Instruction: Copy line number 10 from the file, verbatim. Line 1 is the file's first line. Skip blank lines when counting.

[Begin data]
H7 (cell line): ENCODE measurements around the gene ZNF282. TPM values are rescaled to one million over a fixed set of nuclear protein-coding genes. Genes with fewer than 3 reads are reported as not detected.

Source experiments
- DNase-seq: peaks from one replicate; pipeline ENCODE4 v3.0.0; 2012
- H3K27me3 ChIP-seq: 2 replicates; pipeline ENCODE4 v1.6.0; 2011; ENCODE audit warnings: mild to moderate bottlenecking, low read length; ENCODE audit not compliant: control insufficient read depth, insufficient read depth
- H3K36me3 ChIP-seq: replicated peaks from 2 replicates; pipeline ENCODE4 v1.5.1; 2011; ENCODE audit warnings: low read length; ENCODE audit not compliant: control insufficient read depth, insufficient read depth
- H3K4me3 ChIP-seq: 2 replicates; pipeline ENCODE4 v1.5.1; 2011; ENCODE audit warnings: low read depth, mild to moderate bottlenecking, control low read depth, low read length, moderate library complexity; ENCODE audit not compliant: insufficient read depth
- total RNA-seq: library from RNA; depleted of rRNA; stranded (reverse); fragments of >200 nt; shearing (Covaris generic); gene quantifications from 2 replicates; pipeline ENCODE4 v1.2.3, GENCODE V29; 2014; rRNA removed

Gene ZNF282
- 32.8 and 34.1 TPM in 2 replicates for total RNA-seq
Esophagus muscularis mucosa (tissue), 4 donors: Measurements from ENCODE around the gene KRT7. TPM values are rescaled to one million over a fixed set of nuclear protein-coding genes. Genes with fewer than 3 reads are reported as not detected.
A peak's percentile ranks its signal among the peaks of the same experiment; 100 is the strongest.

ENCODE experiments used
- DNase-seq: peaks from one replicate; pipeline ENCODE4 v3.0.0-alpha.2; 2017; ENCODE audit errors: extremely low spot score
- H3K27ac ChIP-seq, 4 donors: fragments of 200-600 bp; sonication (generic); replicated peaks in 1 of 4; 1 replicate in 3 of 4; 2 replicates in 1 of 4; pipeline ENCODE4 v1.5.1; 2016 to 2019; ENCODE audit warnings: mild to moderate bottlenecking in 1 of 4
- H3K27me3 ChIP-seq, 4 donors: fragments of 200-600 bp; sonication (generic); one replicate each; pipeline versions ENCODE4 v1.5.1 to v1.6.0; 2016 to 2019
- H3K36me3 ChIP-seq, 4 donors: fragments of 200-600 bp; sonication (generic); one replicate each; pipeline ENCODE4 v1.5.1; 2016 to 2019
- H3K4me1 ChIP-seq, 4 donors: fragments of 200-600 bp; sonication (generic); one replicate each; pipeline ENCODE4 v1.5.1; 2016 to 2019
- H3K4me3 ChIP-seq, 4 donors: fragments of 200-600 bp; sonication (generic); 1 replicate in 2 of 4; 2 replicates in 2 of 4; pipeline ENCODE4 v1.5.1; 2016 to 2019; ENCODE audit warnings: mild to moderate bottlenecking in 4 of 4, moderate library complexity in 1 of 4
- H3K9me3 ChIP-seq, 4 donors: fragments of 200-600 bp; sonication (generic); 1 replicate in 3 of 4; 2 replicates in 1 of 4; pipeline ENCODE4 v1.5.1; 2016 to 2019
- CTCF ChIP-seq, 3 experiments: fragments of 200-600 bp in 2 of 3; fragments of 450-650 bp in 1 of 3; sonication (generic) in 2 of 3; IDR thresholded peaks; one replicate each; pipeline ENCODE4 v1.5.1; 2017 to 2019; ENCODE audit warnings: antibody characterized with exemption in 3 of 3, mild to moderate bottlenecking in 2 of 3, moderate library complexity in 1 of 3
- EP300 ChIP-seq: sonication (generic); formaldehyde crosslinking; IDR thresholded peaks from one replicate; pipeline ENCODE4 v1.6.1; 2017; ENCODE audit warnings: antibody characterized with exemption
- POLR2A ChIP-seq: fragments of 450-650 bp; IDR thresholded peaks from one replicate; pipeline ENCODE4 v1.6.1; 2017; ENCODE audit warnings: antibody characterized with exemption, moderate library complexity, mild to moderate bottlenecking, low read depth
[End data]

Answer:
Esophagus muscularis mucosa (tissue), 4 donors: Measurements from ENCODE around the gene KRT7. TPM values are rescaled to one million over a fixed set of nuclear protein-coding genes. Genes with fewer than 3 reads are reported as not detected.